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In focusing on the salient flaws of the characters of A Doll's House, Ibsen illustrates his style as "the father of modern drama". The uniqueness of finding more weaknesses than strengths in the characters is what makes this play unique, especially by the standards of its time. This being said we, as the audience, must infer what are the redeeming traits of each character.
Nora's strengths can be observed in her actions. The aim to please, the sacrifice that she makes for Torvald, and the fact that she is kind and amiable to everybody make her a likable character, despite of her many quirks. This shows that Nora is essentially a good woman; she simply has allowed herself to be taken by the wave of pre-requisites expected of her gender in a society that seldom understands her.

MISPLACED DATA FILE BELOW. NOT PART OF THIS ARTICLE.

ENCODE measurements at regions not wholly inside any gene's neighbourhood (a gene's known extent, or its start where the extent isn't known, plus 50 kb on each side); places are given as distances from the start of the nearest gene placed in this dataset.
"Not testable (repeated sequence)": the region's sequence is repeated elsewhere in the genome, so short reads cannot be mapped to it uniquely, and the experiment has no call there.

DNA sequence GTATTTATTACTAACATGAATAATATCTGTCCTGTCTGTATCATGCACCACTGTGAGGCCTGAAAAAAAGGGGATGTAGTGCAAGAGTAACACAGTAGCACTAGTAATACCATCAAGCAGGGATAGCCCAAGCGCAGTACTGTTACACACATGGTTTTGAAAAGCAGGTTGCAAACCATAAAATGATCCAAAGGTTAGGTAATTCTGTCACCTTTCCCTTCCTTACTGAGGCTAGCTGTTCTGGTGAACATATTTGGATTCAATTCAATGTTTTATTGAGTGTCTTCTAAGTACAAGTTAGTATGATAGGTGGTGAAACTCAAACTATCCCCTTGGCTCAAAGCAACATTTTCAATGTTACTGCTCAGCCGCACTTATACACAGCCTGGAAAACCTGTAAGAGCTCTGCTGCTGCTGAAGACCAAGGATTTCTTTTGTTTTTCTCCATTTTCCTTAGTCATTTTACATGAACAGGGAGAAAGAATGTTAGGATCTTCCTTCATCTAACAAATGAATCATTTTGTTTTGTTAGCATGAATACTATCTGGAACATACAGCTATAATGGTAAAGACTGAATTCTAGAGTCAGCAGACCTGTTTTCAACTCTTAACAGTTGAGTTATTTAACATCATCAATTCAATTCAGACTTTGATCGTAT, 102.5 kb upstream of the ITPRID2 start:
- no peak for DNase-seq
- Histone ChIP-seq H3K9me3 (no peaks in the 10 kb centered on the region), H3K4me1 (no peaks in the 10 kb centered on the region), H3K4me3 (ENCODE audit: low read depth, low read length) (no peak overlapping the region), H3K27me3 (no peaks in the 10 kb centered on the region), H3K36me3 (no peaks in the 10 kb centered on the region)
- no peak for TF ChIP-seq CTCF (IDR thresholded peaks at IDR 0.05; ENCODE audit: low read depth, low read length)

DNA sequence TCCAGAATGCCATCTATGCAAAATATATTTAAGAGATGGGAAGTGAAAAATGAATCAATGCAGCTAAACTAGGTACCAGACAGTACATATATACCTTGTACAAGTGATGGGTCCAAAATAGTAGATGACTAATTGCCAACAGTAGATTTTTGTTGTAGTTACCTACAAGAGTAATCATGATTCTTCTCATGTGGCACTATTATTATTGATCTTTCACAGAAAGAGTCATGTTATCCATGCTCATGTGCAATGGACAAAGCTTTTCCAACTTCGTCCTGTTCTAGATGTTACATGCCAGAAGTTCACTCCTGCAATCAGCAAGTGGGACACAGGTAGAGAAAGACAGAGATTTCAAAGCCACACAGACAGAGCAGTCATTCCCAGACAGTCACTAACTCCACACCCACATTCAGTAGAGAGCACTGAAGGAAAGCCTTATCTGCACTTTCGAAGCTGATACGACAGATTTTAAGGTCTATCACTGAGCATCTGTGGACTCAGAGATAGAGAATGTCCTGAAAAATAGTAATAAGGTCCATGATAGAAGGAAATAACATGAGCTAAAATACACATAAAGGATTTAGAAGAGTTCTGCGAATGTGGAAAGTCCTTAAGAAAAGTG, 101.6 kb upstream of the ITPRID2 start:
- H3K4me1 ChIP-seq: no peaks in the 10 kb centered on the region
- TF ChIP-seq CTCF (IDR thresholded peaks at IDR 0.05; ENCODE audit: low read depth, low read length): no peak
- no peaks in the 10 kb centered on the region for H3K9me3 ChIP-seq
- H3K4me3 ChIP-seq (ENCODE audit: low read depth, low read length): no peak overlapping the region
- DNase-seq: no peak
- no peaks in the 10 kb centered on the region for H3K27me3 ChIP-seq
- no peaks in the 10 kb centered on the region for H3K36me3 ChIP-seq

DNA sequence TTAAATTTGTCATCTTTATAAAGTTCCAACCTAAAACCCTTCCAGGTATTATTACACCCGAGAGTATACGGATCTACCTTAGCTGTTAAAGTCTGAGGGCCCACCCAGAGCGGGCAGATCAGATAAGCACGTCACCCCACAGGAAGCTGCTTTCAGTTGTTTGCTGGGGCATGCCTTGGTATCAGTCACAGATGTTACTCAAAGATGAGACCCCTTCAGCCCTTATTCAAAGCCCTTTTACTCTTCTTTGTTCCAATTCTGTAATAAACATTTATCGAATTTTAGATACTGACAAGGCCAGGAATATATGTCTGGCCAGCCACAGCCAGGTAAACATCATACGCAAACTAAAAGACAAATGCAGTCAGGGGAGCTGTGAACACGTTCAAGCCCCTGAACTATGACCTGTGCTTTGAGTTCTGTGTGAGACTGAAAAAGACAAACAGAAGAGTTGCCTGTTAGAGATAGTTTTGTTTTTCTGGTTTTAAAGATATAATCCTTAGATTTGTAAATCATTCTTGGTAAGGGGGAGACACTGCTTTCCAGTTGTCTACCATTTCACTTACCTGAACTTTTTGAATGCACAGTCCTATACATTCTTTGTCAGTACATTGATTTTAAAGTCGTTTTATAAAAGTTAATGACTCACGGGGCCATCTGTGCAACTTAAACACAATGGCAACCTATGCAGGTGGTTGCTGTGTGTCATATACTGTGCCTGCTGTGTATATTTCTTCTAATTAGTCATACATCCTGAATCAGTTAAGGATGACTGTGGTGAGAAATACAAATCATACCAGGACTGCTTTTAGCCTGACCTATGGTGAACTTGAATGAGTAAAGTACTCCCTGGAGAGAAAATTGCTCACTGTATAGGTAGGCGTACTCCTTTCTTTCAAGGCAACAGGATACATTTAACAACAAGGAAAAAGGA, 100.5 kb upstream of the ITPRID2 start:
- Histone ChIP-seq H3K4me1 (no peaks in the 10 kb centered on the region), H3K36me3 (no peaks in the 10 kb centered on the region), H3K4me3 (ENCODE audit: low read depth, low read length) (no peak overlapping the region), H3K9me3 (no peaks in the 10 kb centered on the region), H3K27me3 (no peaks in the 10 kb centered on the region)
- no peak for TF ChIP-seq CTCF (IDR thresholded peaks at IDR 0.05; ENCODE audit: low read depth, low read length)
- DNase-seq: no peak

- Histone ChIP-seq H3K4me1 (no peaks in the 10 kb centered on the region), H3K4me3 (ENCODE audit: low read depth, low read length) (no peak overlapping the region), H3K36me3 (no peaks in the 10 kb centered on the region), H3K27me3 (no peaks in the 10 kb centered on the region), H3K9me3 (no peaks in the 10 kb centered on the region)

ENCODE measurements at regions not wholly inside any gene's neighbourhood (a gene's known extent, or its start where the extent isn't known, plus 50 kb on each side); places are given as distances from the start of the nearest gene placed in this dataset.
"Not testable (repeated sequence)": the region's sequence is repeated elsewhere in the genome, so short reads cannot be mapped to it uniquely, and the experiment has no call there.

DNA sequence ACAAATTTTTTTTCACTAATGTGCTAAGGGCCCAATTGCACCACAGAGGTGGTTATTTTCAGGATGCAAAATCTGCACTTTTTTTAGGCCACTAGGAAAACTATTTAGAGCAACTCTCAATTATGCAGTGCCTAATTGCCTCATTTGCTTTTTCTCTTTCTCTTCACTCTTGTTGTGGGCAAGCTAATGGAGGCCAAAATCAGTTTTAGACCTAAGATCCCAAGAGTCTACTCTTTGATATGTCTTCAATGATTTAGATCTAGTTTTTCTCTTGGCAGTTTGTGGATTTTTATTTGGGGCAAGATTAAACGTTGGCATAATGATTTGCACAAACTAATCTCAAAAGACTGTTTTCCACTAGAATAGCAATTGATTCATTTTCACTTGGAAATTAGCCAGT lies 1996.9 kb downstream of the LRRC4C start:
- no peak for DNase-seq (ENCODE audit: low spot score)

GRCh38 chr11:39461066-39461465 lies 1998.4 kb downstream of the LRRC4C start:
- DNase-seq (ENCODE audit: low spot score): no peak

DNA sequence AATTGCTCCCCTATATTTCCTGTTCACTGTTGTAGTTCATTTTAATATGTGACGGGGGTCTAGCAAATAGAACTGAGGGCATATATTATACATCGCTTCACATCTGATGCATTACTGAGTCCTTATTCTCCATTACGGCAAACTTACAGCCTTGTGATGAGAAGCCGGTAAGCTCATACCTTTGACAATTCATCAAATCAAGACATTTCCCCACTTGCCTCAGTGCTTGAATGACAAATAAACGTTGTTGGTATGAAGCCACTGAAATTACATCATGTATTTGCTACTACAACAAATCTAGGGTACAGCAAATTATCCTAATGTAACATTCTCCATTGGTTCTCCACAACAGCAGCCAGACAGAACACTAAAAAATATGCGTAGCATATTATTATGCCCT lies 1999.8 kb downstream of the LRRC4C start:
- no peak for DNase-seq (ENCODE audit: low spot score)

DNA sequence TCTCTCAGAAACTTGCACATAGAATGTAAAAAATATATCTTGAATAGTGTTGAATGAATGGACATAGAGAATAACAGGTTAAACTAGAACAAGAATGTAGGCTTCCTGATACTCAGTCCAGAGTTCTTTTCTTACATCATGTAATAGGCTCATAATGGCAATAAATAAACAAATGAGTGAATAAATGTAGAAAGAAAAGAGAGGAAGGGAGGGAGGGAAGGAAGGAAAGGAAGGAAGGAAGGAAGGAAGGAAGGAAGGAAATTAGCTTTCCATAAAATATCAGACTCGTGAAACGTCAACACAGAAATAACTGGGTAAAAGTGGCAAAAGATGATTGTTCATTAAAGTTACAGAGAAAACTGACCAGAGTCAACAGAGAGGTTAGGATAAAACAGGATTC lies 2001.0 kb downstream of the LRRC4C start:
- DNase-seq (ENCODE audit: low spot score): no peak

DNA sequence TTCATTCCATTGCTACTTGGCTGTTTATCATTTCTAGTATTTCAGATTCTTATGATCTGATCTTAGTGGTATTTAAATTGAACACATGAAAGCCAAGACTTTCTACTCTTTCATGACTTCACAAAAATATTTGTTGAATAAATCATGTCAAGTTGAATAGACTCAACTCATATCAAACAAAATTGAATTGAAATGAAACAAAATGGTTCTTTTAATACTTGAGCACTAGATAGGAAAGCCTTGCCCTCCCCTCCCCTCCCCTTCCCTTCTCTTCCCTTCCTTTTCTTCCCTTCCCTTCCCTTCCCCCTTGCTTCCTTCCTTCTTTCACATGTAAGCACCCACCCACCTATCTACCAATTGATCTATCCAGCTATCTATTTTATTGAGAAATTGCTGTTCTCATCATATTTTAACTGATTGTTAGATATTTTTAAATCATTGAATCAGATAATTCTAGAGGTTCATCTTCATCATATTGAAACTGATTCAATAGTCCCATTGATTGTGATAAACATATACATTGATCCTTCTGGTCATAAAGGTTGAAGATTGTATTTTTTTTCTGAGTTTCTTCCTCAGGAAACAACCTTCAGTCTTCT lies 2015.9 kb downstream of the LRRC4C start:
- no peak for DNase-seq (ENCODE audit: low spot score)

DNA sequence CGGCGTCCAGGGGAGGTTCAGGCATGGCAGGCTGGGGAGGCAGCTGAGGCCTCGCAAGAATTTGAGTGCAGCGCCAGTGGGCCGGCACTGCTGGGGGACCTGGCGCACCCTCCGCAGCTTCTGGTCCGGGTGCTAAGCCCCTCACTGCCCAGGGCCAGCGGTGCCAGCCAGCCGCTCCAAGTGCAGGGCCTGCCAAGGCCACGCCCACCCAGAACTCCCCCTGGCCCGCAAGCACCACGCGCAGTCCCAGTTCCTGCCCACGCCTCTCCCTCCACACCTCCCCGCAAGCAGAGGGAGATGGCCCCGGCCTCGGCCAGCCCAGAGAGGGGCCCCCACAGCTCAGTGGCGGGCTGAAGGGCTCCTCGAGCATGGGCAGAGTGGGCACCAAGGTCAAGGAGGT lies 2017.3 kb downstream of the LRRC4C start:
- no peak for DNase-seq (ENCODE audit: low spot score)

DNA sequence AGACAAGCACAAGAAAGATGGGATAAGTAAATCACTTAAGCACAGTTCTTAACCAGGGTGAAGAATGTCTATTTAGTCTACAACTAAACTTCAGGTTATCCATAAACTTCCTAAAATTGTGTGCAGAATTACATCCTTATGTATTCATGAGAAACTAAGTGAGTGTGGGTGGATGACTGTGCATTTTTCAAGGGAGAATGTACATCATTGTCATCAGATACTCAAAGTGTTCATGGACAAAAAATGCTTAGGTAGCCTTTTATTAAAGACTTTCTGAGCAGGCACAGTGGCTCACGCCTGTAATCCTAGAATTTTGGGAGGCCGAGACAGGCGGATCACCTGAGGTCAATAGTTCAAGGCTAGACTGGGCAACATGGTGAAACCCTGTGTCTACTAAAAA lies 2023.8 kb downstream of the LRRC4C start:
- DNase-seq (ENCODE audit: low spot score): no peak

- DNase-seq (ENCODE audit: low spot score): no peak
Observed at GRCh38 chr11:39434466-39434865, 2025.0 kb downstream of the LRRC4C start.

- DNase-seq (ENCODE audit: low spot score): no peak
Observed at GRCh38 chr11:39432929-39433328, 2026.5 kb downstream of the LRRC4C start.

Torvald, another sample of his time and social status, merely acts the way in which he is also expected to behave. However, it is an undeniable fact that he does love Nora; not once do we see Nora doubting his admiration, nor his feelings for her. He is not a womanizer, and although he is unfair with Nora, he is by no means unloving.
The secondary characters are not developed well-enough for the audience to distinguish any redeeming qualities, except for superficial ones. This is done on purpose to keep the focus on Nora, who is not only the main character but also the biggest victim within the plot. If we were to award some redeeming qualities to Mrs.Linde, however, we could say that she seems loyal to Nora and is essentially someone who needs love in her life, like Krogstad, and like Dr. Rank as well.
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